The NYT has a thoughtful immigration piece on its op-ed page (how often do you read that sentence?). It’s by law professor Peter Schuck, who, if you imagine a spectrum of opinion on immigration from, say, me at one end and the the NYT editorial board on the other, could genuinely be said to be somewhere in the middle. Anyway, he defends the Secure Communities program (which checks with immigration when a suspect is fingerprinted by local cops or sheriff’s deputies); New York, Massachusetts, and Illinois recently announced their withdrawal from the program at the behest of the open-borders groups.
Schuck is correct in noting that “the real issue for Secure Communities is deportation priorities” — among all the arrested suspects identified as deportable by Secure Communities, which ones should limited resources be used to deport? The anti-enforcement side claims to support the deportation of dangerous criminals but says minor offenders (who are, remember, illegal aliens) should not be deported. They operate on an adapted version of Blackstone’s principle: better 10 foreign murderers are released back into America’s communities than one illegal alien pickpocket be deported.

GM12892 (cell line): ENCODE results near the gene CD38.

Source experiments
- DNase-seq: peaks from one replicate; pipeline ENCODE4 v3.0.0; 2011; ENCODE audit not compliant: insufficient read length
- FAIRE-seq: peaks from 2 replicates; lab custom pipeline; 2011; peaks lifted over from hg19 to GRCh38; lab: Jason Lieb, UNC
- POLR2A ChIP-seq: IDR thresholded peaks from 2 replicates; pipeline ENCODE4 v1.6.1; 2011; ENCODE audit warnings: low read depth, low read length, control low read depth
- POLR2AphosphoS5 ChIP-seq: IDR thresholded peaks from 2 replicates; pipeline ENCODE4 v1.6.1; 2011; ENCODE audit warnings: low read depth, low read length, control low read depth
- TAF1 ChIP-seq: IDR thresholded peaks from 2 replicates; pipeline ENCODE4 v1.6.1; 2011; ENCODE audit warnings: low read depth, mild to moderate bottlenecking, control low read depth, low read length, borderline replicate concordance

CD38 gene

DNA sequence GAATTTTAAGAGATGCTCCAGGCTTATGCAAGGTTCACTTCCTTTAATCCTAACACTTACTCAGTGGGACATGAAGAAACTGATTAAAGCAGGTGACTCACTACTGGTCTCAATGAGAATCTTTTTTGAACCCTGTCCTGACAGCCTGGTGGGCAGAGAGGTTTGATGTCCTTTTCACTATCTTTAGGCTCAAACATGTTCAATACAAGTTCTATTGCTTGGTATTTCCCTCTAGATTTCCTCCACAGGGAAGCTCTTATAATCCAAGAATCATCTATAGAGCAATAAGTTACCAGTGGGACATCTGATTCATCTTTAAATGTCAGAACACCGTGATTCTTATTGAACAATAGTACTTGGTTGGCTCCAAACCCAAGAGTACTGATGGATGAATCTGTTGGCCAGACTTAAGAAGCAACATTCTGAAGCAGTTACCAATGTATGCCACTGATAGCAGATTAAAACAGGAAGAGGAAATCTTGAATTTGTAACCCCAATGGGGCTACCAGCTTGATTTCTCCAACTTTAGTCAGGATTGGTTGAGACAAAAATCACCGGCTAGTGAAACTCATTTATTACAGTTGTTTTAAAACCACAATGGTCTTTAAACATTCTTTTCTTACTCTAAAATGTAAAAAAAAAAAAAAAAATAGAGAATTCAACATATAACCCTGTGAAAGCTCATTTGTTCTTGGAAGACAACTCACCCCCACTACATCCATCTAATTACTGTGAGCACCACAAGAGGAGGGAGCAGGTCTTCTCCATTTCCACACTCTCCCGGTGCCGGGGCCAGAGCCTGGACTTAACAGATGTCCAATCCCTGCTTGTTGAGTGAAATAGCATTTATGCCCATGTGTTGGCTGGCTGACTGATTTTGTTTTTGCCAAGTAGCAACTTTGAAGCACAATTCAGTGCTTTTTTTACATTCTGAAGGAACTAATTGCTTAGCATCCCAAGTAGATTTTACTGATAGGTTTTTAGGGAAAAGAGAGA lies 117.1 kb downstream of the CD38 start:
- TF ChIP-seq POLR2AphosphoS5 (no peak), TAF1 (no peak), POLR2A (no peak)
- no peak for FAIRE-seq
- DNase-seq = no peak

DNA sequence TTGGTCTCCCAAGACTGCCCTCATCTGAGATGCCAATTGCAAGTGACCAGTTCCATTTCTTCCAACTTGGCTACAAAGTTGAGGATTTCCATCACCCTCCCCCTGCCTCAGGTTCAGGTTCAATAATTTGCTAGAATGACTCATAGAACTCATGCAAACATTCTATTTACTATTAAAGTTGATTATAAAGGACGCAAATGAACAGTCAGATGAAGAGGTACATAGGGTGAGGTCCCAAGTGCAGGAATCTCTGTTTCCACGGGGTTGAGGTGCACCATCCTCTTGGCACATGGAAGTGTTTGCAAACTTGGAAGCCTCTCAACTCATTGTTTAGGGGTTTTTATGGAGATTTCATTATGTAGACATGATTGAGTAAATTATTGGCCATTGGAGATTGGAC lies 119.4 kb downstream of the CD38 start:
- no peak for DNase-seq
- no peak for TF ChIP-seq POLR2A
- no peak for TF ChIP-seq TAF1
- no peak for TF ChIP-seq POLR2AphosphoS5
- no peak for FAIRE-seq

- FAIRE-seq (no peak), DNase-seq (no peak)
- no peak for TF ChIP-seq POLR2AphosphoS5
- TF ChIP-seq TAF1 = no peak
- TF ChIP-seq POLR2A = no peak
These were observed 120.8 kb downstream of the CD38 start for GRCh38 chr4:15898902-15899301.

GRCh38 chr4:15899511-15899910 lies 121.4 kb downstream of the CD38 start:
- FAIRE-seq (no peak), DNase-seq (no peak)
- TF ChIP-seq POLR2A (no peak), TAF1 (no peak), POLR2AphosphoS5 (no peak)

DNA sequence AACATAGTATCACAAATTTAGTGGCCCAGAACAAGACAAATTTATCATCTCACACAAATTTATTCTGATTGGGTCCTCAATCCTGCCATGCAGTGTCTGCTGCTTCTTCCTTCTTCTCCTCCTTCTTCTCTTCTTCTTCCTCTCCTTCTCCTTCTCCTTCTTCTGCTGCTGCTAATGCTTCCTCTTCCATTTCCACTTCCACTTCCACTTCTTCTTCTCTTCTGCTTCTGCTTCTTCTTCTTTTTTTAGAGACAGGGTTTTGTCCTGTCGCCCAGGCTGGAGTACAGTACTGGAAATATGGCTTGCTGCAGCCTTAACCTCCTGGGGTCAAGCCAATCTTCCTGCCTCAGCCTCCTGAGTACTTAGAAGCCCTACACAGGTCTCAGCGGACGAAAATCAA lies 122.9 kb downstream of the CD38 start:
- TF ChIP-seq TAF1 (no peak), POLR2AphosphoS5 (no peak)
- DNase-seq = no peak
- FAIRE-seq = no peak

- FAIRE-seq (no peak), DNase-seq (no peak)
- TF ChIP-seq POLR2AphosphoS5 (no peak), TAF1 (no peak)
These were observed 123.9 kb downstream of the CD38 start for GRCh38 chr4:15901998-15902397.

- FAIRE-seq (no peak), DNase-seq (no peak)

In the end, all this fuss over whether states and localities will participate in Secure Communities is ridiculous; if they wanted to, the feds could tomorrow start checking all fingerprint information forwarded by the states against immigration databases (as they are already against FBI’s NCIC system). ICE could then sort through the results and decide which people they wanted to pick up for deportation (or prosecution). Any state that didn’t want to participate wouldn’t have to — but they wouldn’t have access to the FBI’s system either. As you can imagine, few politicians would last long if they denied their police access to the FBI database, which includes the National Sex Offender Registry, national list of stolen vehicles, etc. This is something the federal government just needs to do, without asking permission from left-wing governors and mayors.
One of the many reasons we need a new president.